Serial blood ammonia (NH3) determinations in 19 low birth weight (LBW) infants, 14 term neonates and 12 children receiving total parenteral nutrition (TPN) have shown that 73% of patients had one or more elevated NH3 values (greater than 150 micrograms/dl). The mean blood NH3 was 220 +/- 13 micrograms/dl in LBW infants, 180 +/- 9 micrograms/dl in 10 infants, and 140 +/- 7 micrograms/dl in children. All of these values are significantly higher than normal (p less than 0.001). There was no difference in incidence or mean blood ammonia concentration between patients receiving casein hydrolysate and those receiving a crystalline amino acid solution. Only four patients were symptomatic and several infants remained fully alert despite blood NH3 concentration in excess of 400 micrograms/dl. One infant who had sustained hyperammonemia was given another amino acid source (Travasol) containing 1.2 mmol/dl of arginine; blood NH3 promptly fell to the normal range. However, six of seven additional infants had hyperammonemia while receiving Travasol (mean = 184 micrograms/dl). Hyperammonemia is common during TPN in children, often is not recognized clinically, and occurs with equal frequency in infants and older children. The high levels observed in LBW infants may be due to hepatic immaturity. Blood NH3 concentration should be monitored frequently during TPN. Persistent hyperammonemia should be treated by decreasing protein content of the infusate. The role of supplemental arginine is unclear.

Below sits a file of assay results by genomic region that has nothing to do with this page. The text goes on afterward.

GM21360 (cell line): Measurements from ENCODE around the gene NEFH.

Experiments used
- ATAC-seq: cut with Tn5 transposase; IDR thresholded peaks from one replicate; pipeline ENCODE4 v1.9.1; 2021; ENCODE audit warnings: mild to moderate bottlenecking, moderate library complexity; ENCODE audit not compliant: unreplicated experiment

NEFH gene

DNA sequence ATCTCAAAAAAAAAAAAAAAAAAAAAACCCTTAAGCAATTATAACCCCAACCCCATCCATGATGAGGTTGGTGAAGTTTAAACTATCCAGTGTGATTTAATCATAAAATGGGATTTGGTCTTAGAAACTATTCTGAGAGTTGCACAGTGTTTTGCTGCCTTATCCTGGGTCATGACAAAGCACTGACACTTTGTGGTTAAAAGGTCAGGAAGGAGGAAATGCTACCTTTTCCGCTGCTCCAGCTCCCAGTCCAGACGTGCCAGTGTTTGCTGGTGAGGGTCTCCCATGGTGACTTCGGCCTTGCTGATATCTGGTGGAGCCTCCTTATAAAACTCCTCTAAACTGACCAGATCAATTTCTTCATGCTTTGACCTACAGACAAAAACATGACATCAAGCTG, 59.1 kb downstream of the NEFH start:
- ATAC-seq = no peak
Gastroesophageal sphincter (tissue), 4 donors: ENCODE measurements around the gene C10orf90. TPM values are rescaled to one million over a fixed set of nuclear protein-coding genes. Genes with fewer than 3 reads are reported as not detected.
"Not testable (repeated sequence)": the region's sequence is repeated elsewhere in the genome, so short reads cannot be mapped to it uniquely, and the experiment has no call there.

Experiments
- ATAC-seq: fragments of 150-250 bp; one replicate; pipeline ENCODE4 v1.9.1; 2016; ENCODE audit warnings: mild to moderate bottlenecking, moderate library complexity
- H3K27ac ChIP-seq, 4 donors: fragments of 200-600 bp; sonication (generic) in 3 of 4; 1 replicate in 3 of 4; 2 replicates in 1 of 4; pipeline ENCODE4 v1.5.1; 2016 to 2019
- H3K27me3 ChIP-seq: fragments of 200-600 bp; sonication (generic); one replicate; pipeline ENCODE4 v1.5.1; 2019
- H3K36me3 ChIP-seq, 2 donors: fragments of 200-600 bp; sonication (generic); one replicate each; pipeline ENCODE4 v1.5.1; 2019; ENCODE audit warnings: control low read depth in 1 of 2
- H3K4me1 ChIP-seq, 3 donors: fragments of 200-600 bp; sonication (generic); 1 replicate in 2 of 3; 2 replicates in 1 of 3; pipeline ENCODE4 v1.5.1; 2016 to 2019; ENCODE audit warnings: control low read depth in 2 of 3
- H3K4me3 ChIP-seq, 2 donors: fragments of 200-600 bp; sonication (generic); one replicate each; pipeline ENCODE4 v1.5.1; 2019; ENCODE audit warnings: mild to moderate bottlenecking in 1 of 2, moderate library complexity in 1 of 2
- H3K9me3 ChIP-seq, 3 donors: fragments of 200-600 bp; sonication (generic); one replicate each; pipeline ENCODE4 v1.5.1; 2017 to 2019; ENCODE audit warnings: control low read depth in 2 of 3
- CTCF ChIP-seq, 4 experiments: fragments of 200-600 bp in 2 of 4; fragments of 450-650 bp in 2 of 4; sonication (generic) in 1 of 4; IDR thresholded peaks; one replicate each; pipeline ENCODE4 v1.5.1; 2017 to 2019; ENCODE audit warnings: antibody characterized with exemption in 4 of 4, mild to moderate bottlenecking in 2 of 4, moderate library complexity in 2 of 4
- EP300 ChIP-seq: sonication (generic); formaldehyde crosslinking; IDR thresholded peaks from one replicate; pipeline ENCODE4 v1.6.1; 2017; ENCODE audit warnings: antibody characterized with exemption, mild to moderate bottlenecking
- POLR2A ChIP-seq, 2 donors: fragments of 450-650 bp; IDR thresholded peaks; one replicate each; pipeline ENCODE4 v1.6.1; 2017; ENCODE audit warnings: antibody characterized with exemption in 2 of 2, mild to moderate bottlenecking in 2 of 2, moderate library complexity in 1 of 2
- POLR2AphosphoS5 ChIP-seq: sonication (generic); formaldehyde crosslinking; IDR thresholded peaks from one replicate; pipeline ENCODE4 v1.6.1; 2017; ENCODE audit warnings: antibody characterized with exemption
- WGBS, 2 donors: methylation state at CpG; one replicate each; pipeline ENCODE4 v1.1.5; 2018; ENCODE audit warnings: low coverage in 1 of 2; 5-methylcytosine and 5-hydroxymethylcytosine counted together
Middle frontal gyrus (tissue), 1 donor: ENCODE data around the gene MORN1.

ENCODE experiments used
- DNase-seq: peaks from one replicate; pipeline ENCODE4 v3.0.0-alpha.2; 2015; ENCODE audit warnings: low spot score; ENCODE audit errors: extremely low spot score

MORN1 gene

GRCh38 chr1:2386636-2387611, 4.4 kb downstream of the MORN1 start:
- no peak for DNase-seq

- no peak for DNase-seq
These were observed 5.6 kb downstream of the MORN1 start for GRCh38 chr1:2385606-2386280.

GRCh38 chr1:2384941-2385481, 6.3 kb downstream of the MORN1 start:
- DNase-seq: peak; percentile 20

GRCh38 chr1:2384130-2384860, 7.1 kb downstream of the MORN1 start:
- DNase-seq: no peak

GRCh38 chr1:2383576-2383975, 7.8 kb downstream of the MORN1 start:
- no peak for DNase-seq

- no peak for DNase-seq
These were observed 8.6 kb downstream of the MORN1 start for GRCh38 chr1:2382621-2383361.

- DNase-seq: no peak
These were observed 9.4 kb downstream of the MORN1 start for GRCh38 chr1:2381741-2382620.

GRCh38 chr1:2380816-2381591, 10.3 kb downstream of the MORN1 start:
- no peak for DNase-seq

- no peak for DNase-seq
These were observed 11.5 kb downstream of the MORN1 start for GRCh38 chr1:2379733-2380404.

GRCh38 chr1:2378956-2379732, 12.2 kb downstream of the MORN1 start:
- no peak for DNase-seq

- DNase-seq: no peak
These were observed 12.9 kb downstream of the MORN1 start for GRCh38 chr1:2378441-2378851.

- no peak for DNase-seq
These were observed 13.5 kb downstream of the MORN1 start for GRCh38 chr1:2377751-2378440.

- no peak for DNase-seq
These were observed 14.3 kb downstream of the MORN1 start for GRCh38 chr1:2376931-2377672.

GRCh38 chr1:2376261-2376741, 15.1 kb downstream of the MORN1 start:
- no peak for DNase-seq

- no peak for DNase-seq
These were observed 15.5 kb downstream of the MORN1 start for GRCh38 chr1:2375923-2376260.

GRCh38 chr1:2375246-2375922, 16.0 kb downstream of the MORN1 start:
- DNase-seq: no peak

1. A new glass option for parenteral packaging.

    PubMed

    Schaut, Robert A; Peanasky, John S; DeMartino, Steven E; Schiefelbein, Susan L

    2014-01-01